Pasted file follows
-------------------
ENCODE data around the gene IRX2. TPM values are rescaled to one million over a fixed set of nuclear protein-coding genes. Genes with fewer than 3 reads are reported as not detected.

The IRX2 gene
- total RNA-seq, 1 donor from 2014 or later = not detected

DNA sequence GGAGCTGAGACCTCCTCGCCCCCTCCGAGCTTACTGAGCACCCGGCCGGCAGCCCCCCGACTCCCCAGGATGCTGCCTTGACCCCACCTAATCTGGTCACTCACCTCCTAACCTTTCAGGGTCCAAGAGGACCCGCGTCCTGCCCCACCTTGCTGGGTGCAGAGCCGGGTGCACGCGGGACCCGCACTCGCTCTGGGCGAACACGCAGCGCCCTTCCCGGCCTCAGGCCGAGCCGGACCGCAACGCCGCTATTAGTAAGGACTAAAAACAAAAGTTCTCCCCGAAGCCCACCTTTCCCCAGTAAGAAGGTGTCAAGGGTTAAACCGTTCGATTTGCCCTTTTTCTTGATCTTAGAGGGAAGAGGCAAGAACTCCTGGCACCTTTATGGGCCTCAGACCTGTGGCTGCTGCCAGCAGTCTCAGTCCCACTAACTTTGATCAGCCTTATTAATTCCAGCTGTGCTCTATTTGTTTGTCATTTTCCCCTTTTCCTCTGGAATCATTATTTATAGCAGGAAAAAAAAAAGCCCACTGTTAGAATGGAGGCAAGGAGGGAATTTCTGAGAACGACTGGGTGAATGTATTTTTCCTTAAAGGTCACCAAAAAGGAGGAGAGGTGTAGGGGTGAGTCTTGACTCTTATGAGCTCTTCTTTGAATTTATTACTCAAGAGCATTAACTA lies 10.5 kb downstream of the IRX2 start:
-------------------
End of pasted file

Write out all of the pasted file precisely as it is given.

ENCODE data around the gene IRX2. TPM values are rescaled to one million over a fixed set of nuclear protein-coding genes. Genes with fewer than 3 reads are reported as not detected.

The IRX2 gene
- total RNA-seq, 1 donor from 2014 or later = not detected

DNA sequence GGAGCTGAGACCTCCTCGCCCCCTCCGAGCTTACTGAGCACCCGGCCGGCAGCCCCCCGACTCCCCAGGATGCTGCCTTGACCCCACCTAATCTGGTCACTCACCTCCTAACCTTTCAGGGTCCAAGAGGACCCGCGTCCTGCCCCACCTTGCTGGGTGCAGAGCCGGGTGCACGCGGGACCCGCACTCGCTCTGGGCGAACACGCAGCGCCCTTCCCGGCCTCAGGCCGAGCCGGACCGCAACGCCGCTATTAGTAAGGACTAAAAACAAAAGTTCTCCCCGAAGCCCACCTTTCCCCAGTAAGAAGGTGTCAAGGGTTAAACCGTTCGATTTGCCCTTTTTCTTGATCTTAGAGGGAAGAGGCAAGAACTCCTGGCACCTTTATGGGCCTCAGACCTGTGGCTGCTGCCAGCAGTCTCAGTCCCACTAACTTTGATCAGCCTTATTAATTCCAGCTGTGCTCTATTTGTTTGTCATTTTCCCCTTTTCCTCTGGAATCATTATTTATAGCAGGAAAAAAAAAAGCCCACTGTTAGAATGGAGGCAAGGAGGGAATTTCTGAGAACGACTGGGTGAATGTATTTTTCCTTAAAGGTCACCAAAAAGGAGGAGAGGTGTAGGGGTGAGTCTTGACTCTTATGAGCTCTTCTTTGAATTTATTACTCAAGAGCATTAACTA lies 10.5 kb downstream of the IRX2 start: